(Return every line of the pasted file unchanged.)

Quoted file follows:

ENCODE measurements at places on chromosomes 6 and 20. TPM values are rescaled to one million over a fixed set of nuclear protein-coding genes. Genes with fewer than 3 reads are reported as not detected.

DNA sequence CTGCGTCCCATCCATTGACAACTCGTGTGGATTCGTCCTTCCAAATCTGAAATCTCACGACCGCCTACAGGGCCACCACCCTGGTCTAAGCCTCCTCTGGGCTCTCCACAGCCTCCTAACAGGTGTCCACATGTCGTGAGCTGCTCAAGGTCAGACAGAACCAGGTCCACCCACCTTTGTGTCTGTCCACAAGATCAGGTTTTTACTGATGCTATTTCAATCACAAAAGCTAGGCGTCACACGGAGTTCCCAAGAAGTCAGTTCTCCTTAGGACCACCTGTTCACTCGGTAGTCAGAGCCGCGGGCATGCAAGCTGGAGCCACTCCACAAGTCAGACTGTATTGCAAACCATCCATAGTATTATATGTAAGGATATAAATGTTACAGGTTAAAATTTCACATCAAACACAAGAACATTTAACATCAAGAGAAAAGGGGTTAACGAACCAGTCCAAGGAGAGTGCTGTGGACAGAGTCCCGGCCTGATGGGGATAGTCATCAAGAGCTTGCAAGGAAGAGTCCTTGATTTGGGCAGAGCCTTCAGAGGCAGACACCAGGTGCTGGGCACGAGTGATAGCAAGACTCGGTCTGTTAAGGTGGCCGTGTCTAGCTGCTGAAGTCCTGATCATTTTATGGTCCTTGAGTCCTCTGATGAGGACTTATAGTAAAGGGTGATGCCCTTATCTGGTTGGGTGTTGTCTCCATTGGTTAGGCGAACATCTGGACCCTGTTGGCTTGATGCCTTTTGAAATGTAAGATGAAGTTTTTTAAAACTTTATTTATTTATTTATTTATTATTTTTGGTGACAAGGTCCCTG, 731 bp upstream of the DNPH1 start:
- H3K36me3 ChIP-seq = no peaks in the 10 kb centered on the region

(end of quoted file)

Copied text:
ENCODE measurements at places on chromosomes 6 and 20. TPM values are rescaled to one million over a fixed set of nuclear protein-coding genes. Genes with fewer than 3 reads are reported as not detected.

DNA sequence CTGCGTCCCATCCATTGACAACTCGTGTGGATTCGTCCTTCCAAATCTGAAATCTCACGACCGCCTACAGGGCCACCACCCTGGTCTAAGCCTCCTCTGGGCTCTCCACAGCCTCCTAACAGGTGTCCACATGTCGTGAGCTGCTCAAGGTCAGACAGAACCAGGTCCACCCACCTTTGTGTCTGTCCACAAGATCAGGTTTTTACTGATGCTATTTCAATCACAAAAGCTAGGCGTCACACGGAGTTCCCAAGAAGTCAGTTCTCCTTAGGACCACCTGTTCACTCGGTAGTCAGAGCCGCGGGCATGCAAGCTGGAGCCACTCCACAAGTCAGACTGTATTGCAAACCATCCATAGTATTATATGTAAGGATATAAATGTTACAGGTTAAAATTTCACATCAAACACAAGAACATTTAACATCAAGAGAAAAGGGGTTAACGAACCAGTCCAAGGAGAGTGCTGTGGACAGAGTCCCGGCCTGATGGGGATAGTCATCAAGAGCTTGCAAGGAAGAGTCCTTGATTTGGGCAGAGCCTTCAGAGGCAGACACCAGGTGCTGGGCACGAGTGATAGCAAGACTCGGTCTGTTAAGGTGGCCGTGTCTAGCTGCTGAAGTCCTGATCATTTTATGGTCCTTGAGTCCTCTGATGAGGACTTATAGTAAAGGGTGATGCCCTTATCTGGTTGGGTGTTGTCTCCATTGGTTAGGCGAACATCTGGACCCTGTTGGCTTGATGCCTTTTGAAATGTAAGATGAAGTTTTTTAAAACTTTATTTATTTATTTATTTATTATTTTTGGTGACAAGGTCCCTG, 731 bp upstream of the DNPH1 start:
- H3K36me3 ChIP-seq = no peaks in the 10 kb centered on the region